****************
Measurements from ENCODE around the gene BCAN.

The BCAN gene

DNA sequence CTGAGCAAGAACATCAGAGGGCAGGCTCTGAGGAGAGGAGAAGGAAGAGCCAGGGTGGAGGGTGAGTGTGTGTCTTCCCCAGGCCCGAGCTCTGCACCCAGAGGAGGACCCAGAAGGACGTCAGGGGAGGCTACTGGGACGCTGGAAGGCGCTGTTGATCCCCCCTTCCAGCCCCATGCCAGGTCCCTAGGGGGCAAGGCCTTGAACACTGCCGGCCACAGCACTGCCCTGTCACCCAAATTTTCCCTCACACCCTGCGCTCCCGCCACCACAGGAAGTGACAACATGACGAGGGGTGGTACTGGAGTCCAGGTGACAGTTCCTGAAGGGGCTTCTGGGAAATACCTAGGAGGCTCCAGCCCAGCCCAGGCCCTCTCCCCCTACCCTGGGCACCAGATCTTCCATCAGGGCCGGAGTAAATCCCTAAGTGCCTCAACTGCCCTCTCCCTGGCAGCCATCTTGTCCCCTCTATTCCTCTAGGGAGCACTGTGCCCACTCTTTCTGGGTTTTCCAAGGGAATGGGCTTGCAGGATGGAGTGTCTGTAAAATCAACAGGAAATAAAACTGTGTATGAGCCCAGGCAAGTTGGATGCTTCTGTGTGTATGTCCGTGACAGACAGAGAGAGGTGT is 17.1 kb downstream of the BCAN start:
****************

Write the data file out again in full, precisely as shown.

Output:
Measurements from ENCODE around the gene BCAN.

The BCAN gene

DNA sequence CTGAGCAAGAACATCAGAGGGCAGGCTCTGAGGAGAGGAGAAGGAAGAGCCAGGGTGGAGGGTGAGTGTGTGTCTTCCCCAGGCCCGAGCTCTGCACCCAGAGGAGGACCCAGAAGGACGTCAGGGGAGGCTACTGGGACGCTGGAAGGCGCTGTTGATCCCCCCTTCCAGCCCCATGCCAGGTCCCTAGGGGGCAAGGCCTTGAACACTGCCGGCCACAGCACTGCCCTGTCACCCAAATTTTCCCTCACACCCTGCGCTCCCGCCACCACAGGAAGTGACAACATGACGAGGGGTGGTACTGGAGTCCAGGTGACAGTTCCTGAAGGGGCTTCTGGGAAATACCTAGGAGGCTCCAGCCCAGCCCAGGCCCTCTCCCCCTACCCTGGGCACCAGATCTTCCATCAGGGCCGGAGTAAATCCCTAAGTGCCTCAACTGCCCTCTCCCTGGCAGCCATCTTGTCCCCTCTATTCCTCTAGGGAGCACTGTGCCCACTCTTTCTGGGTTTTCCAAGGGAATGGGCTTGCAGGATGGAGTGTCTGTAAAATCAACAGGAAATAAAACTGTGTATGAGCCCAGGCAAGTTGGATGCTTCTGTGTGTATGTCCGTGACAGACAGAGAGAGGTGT is 17.1 kb downstream of the BCAN start: